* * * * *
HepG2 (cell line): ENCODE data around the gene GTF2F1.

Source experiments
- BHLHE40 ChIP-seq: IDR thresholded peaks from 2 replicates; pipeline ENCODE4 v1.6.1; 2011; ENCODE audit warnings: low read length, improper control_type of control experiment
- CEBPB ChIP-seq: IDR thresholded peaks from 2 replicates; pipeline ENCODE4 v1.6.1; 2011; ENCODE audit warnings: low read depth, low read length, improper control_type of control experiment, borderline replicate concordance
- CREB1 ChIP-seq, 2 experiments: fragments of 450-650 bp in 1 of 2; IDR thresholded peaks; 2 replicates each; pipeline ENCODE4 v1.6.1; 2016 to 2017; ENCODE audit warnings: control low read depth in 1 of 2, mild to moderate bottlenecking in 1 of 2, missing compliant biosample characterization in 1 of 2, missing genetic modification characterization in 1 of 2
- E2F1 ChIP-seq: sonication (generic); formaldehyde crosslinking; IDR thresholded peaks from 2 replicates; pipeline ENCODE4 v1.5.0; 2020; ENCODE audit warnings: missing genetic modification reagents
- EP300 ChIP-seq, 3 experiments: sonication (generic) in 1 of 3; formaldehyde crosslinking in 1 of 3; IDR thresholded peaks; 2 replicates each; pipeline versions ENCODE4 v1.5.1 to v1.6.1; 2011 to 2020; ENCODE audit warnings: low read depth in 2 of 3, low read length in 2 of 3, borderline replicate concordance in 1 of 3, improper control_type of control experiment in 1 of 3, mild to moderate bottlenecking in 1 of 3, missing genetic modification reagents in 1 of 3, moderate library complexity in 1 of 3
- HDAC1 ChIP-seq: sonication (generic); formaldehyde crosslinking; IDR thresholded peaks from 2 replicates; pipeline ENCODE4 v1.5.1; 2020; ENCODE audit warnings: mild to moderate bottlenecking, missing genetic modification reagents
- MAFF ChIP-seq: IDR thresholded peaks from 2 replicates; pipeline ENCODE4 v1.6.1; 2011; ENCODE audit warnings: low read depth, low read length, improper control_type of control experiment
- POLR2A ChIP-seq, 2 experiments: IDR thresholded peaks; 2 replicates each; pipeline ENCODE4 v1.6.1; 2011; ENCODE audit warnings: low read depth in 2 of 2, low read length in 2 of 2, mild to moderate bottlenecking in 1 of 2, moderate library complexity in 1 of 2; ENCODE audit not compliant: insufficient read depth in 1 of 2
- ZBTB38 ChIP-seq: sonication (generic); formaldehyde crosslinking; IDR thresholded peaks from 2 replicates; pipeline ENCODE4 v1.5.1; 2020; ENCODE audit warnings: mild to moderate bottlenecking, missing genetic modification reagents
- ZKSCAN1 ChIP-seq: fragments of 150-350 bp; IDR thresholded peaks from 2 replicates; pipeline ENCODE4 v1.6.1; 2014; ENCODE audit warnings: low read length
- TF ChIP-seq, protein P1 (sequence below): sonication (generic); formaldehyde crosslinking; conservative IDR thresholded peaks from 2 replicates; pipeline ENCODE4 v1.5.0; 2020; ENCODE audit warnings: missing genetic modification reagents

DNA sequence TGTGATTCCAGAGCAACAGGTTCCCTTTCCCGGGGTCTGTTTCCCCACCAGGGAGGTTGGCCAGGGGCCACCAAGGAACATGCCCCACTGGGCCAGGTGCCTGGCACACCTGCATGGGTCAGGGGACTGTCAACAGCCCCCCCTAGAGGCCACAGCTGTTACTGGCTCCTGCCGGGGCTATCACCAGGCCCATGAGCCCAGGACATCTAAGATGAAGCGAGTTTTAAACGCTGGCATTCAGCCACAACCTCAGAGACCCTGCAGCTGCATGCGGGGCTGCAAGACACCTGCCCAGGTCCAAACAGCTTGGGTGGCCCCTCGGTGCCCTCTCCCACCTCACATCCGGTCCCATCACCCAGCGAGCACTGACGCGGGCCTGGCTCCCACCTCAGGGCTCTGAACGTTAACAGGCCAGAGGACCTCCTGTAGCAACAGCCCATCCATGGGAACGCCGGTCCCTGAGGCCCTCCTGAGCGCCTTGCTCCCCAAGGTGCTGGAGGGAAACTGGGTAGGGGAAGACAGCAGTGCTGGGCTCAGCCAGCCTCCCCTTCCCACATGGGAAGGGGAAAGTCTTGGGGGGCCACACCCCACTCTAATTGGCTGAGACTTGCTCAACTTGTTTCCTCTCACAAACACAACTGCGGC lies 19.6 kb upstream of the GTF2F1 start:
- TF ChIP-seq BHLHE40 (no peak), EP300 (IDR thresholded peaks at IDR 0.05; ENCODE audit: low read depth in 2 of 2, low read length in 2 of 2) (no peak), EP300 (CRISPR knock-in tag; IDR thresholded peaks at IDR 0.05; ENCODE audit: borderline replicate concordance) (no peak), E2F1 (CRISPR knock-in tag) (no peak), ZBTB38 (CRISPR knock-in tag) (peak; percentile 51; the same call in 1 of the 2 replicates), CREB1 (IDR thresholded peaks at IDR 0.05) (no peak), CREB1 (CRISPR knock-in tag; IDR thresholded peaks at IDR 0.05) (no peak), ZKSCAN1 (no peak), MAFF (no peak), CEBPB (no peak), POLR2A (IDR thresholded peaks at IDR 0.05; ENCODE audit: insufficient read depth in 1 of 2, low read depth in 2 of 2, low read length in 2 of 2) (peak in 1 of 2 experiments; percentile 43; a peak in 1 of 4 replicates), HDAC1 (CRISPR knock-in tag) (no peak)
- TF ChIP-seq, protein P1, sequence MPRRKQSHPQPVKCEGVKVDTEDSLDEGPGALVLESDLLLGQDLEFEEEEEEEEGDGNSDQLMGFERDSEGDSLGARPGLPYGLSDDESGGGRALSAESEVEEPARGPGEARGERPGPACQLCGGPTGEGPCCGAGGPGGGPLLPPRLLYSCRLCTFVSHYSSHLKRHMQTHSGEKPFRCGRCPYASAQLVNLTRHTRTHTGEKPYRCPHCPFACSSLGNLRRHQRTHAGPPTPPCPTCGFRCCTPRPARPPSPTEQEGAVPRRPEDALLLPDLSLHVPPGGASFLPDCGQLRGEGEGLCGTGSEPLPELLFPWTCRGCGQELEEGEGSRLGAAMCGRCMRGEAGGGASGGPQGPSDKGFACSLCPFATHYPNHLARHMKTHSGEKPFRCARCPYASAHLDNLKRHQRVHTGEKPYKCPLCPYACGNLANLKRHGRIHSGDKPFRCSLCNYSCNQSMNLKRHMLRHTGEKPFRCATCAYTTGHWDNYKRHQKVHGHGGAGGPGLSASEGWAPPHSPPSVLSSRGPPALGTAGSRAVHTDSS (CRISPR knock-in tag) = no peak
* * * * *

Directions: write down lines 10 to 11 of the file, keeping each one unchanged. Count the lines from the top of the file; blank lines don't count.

- POLR2A ChIP-seq, 2 experiments: IDR thresholded peaks; 2 replicates each; pipeline ENCODE4 v1.6.1; 2011; ENCODE audit warnings: low read depth in 2 of 2, low read length in 2 of 2, mild to moderate bottlenecking in 1 of 2, moderate library complexity in 1 of 2; ENCODE audit not compliant: insufficient read depth in 1 of 2
- ZBTB38 ChIP-seq: sonication (generic); formaldehyde crosslinking; IDR thresholded peaks from 2 replicates; pipeline ENCODE4 v1.5.1; 2020; ENCODE audit warnings: mild to moderate bottlenecking, missing genetic modification reagents